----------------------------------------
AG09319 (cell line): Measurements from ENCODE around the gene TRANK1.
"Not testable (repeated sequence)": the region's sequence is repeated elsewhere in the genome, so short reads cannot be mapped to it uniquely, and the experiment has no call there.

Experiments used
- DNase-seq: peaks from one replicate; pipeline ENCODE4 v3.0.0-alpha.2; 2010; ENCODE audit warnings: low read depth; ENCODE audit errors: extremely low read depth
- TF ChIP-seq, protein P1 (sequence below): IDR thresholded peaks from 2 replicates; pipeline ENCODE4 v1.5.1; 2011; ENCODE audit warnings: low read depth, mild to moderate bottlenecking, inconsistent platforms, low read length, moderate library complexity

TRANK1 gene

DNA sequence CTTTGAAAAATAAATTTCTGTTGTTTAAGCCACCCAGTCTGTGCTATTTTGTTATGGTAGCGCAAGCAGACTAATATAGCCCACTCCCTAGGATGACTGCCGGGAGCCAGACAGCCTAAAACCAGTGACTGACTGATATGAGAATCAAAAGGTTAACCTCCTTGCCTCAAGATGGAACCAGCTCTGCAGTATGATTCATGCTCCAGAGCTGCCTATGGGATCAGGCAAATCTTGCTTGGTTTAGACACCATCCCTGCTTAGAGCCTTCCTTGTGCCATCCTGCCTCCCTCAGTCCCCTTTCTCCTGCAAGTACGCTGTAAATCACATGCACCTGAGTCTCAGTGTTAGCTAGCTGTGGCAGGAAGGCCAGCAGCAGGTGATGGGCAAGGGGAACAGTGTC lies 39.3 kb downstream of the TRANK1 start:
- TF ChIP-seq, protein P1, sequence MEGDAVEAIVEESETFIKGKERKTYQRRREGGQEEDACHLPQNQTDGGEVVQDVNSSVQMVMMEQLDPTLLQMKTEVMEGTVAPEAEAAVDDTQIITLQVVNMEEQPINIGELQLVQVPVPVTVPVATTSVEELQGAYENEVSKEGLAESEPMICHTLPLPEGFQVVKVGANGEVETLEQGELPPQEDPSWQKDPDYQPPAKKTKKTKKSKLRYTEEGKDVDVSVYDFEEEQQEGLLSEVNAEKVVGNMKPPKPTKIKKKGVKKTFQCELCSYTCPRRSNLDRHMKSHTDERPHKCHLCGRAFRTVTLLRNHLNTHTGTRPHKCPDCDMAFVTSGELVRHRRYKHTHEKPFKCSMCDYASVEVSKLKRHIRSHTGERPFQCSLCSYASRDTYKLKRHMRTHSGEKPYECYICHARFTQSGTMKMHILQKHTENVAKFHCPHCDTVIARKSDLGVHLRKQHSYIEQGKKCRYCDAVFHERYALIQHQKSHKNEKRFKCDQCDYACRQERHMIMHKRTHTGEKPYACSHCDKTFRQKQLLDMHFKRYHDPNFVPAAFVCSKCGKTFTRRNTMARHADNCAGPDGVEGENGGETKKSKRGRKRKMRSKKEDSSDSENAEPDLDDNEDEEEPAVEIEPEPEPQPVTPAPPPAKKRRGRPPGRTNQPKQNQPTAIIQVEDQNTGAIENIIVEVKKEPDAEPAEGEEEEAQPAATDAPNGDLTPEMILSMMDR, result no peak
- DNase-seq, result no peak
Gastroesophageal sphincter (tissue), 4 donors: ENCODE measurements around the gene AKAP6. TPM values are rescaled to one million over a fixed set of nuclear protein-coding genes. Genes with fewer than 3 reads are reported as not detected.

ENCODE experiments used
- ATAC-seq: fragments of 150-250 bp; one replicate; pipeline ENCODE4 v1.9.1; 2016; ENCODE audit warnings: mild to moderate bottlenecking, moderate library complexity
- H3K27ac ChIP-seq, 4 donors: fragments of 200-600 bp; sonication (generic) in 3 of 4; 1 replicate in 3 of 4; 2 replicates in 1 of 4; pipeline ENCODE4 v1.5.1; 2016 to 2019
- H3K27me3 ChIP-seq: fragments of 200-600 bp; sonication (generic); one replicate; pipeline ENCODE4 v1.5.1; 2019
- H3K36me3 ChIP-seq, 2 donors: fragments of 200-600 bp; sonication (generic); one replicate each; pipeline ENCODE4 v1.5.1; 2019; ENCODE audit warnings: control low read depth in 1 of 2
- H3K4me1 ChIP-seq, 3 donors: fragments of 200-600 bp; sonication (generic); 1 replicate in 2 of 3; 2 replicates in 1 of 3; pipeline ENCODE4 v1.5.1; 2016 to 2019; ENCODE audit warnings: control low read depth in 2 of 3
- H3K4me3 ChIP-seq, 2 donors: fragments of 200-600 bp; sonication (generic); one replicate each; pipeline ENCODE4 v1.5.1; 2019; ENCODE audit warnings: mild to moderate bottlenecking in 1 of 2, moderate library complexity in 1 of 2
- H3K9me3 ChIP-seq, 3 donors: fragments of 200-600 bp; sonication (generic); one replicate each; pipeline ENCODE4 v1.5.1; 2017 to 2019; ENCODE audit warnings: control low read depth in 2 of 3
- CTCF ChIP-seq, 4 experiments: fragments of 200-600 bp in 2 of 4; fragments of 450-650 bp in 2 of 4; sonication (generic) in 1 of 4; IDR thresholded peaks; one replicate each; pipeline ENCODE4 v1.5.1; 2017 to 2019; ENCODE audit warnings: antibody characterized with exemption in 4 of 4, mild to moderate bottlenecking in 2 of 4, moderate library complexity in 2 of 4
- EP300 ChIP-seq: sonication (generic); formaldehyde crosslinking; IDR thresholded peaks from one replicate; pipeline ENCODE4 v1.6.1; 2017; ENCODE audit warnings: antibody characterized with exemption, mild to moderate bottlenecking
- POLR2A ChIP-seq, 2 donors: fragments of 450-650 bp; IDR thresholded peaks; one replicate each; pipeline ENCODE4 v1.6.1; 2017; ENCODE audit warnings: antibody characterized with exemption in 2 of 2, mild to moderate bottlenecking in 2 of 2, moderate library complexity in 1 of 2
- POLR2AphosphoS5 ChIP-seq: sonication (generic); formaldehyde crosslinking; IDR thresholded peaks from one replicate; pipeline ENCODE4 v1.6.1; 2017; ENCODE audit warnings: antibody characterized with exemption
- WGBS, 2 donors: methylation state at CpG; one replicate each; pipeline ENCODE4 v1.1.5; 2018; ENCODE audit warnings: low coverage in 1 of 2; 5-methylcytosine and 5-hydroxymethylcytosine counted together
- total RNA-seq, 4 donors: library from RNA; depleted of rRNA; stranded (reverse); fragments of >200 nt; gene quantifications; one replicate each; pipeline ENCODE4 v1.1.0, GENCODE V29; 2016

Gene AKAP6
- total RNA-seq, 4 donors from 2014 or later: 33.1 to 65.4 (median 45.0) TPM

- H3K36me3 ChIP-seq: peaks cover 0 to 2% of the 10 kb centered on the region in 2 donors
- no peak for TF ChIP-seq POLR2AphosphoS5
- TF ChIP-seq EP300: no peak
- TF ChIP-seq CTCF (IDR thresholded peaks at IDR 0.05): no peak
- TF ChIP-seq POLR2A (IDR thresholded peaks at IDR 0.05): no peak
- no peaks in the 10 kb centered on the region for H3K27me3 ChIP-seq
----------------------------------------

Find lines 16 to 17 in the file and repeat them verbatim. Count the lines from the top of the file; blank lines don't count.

- H3K4me1 ChIP-seq, 3 donors: fragments of 200-600 bp; sonication (generic); 1 replicate in 2 of 3; 2 replicates in 1 of 3; pipeline ENCODE4 v1.5.1; 2016 to 2019; ENCODE audit warnings: control low read depth in 2 of 3
- H3K4me3 ChIP-seq, 2 donors: fragments of 200-600 bp; sonication (generic); one replicate each; pipeline ENCODE4 v1.5.1; 2019; ENCODE audit warnings: mild to moderate bottlenecking in 1 of 2, moderate library complexity in 1 of 2